Pervasive security controls help reassure SBS-newbies that all these Internet-accessible application servers and their data are secure in today's 24x7 online world. Additional controls monitor the client 'health' of its networked PCs, so that all PCs holes that can be plugged actually are.

SQL 2008 database engine

Unimpressed with supporting critical applications on the old SQL 2005 Workgroup Edition, customers and vendors alike pressed MS to include the more robust SQL Server 2008 Standard for Small Business which is now does in the Premium version of SBS 2008. If you still want to run existing applications that are not certified for use with SQL 2008, a downgrade licence for SQL 2005 Standard will be included.

Customers are now licensed to install SQL 2008 on a second server; the suite actually includes a second installation of Windows Server 2008 to accommodate this installation as well.

Hard(ware) pill to swallow

For many the biggest stumbling block will be the hardware requirements:

  • a 2GHz x64 processor
  • 4GB of RAM
  • 60GB hard disc storage
Windows Server 2008 vs. SBS 2008 licensing
Windows Server 2008 (Standard) Full installation and a virtual installation on same licence Run a 'live' server and a 'test' server, or 2 'live' servers, as long as one of them is a virtual machine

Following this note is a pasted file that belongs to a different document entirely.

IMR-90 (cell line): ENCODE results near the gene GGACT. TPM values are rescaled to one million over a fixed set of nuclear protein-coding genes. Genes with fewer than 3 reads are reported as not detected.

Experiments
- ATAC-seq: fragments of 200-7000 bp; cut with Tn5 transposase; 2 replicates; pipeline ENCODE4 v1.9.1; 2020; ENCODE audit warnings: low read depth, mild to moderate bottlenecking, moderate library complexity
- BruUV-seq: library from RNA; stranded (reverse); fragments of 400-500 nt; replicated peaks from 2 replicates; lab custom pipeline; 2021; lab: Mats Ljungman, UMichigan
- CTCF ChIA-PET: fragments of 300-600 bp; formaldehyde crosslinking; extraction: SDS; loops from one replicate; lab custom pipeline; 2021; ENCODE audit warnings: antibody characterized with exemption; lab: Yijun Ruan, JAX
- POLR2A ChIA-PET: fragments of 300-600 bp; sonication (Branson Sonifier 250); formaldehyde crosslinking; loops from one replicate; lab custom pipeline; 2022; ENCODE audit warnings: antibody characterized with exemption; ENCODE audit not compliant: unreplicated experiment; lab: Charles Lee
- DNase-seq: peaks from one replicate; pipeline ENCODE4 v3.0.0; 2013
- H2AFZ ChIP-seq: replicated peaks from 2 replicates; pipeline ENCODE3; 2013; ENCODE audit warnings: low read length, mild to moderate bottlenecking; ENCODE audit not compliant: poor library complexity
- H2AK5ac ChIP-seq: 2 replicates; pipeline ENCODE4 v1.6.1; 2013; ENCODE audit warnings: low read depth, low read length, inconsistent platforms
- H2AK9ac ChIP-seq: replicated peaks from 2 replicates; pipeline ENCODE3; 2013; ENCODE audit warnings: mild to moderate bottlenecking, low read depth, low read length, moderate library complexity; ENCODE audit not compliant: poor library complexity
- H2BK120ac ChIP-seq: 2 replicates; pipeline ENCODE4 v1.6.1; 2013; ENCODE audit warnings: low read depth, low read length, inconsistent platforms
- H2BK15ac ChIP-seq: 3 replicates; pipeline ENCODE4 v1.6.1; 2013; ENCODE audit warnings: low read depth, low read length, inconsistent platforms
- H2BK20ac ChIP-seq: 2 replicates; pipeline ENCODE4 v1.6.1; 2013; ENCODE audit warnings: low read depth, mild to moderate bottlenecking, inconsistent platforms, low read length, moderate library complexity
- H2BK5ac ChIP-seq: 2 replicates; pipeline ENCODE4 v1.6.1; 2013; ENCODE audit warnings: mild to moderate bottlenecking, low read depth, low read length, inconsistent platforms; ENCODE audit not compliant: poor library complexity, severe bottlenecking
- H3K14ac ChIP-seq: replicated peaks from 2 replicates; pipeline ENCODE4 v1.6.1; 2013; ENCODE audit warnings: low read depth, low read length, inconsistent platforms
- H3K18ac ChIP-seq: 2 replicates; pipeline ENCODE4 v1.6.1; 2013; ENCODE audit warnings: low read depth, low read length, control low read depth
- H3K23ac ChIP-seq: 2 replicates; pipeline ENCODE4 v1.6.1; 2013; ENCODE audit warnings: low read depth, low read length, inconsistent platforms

Windows Server 2008 (Enterprise) Full installation and up to 4 virtual installations on same licence Run a full network of servers all from one physical server
Windows SBS 2008 (Standard) Run a full installation OR a virtual installation, but NOT both Run a 'live' server OR a 'test' server
Windows SBS 2008 (Premium) Full installation and a virtual installation using the same licence Run a 'live' server and a 'test' server, or 2 'live' servers, as long as one of them is a virtual machine

Granted this isn't a very high specification for a brand new server, but anything older than a year will need a memory upgrade. Effectively the 2003 version stopped short where 2008 only just begins: 4GB. And all that's only as long as it has an x64 processor. Failing this, it's a new server hardware purchase. This will likely mean that most people looking to upgrade/migrate/install to an SBS 2008 server are going to need to buy new kit.

'Multi-use' licences

Microsoft have made some changes to licensing models with the introductions of both Windows Server 2008 (Standard) and Windows SBS 2008 (Premium)

In essence the changes are specific to the number of concurrent installations you can have running. These 'multi-use' licences are also available to the SBS market but in a different arrangement (see table).